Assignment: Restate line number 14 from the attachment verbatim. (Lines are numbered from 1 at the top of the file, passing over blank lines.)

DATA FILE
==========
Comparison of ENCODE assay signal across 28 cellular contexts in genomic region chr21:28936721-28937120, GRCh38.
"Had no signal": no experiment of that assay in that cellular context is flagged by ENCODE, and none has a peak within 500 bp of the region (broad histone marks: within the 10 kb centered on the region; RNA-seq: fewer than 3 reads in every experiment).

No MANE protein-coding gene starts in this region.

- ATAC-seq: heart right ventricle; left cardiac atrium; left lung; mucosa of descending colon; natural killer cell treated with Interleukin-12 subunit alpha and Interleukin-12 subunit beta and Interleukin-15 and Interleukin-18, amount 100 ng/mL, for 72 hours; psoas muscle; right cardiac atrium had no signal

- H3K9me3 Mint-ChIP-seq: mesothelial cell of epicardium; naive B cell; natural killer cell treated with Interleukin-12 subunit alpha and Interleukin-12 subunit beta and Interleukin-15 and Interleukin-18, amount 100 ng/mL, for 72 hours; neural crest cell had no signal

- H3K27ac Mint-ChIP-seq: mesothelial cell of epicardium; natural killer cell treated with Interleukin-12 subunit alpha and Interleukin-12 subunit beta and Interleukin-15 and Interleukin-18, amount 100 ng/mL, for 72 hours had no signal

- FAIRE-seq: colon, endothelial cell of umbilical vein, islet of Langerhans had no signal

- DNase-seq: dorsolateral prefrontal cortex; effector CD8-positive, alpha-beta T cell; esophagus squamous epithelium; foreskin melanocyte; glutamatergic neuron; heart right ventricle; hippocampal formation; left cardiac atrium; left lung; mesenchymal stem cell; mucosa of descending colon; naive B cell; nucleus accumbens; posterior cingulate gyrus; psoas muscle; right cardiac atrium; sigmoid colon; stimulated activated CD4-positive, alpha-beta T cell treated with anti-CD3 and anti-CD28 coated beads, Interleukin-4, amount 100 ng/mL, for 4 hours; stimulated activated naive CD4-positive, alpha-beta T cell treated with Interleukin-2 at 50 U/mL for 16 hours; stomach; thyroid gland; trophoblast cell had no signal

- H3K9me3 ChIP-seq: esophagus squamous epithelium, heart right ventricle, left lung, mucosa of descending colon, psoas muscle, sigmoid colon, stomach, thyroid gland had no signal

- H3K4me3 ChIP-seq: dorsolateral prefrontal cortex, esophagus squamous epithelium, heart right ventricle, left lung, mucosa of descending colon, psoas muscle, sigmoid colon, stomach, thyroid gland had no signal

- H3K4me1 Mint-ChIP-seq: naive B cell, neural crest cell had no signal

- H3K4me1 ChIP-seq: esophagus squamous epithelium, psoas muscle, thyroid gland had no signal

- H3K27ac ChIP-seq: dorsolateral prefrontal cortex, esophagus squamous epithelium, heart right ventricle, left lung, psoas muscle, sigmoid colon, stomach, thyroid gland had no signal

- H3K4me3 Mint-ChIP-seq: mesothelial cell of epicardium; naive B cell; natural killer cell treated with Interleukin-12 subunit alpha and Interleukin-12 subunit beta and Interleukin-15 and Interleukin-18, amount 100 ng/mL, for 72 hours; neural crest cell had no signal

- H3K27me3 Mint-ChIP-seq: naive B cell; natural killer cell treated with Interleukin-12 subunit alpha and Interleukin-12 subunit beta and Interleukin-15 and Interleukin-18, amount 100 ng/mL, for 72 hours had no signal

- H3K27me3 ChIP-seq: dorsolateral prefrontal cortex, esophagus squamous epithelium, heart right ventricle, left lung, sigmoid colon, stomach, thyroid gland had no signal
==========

- H3K4me3 Mint-ChIP-seq: mesothelial cell of epicardium; naive B cell; natural killer cell treated with Interleukin-12 subunit alpha and Interleukin-12 subunit beta and Interleukin-15 and Interleukin-18, amount 100 ng/mL, for 72 hours; neural crest cell had no signal